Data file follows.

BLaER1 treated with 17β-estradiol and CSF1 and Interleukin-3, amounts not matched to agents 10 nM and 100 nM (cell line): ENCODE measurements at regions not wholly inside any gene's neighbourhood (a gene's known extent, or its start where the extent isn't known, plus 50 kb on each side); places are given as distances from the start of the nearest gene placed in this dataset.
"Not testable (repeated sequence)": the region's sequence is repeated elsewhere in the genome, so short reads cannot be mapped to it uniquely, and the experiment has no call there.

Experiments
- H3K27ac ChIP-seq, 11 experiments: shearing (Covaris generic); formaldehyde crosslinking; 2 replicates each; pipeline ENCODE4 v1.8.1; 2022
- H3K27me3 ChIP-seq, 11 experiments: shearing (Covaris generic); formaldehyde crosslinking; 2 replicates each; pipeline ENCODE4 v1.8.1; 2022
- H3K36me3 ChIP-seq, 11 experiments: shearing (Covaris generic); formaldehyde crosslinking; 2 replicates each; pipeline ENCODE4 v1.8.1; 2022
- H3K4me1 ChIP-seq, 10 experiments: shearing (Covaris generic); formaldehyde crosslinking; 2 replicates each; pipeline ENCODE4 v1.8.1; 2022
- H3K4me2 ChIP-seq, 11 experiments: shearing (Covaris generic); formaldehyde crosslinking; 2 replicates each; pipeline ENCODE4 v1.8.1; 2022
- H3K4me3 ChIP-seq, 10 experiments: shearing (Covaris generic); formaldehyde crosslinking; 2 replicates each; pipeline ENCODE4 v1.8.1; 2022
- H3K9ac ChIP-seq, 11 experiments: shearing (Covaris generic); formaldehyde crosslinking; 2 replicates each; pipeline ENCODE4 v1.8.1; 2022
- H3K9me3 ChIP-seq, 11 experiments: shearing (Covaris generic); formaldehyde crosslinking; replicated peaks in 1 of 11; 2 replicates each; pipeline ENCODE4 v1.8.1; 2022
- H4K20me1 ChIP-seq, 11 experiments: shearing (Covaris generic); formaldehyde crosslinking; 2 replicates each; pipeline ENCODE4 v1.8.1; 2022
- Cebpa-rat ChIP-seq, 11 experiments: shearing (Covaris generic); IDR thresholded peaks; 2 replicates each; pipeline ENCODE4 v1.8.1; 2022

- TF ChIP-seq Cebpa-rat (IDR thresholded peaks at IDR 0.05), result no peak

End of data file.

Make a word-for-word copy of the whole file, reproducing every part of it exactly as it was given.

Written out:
BLaER1 treated with 17β-estradiol and CSF1 and Interleukin-3, amounts not matched to agents 10 nM and 100 nM (cell line): ENCODE measurements at regions not wholly inside any gene's neighbourhood (a gene's known extent, or its start where the extent isn't known, plus 50 kb on each side); places are given as distances from the start of the nearest gene placed in this dataset.
"Not testable (repeated sequence)": the region's sequence is repeated elsewhere in the genome, so short reads cannot be mapped to it uniquely, and the experiment has no call there.

Experiments
- H3K27ac ChIP-seq, 11 experiments: shearing (Covaris generic); formaldehyde crosslinking; 2 replicates each; pipeline ENCODE4 v1.8.1; 2022
- H3K27me3 ChIP-seq, 11 experiments: shearing (Covaris generic); formaldehyde crosslinking; 2 replicates each; pipeline ENCODE4 v1.8.1; 2022
- H3K36me3 ChIP-seq, 11 experiments: shearing (Covaris generic); formaldehyde crosslinking; 2 replicates each; pipeline ENCODE4 v1.8.1; 2022
- H3K4me1 ChIP-seq, 10 experiments: shearing (Covaris generic); formaldehyde crosslinking; 2 replicates each; pipeline ENCODE4 v1.8.1; 2022
- H3K4me2 ChIP-seq, 11 experiments: shearing (Covaris generic); formaldehyde crosslinking; 2 replicates each; pipeline ENCODE4 v1.8.1; 2022
- H3K4me3 ChIP-seq, 10 experiments: shearing (Covaris generic); formaldehyde crosslinking; 2 replicates each; pipeline ENCODE4 v1.8.1; 2022
- H3K9ac ChIP-seq, 11 experiments: shearing (Covaris generic); formaldehyde crosslinking; 2 replicates each; pipeline ENCODE4 v1.8.1; 2022
- H3K9me3 ChIP-seq, 11 experiments: shearing (Covaris generic); formaldehyde crosslinking; replicated peaks in 1 of 11; 2 replicates each; pipeline ENCODE4 v1.8.1; 2022
- H4K20me1 ChIP-seq, 11 experiments: shearing (Covaris generic); formaldehyde crosslinking; 2 replicates each; pipeline ENCODE4 v1.8.1; 2022
- Cebpa-rat ChIP-seq, 11 experiments: shearing (Covaris generic); IDR thresholded peaks; 2 replicates each; pipeline ENCODE4 v1.8.1; 2022

- TF ChIP-seq Cebpa-rat (IDR thresholded peaks at IDR 0.05), result no peak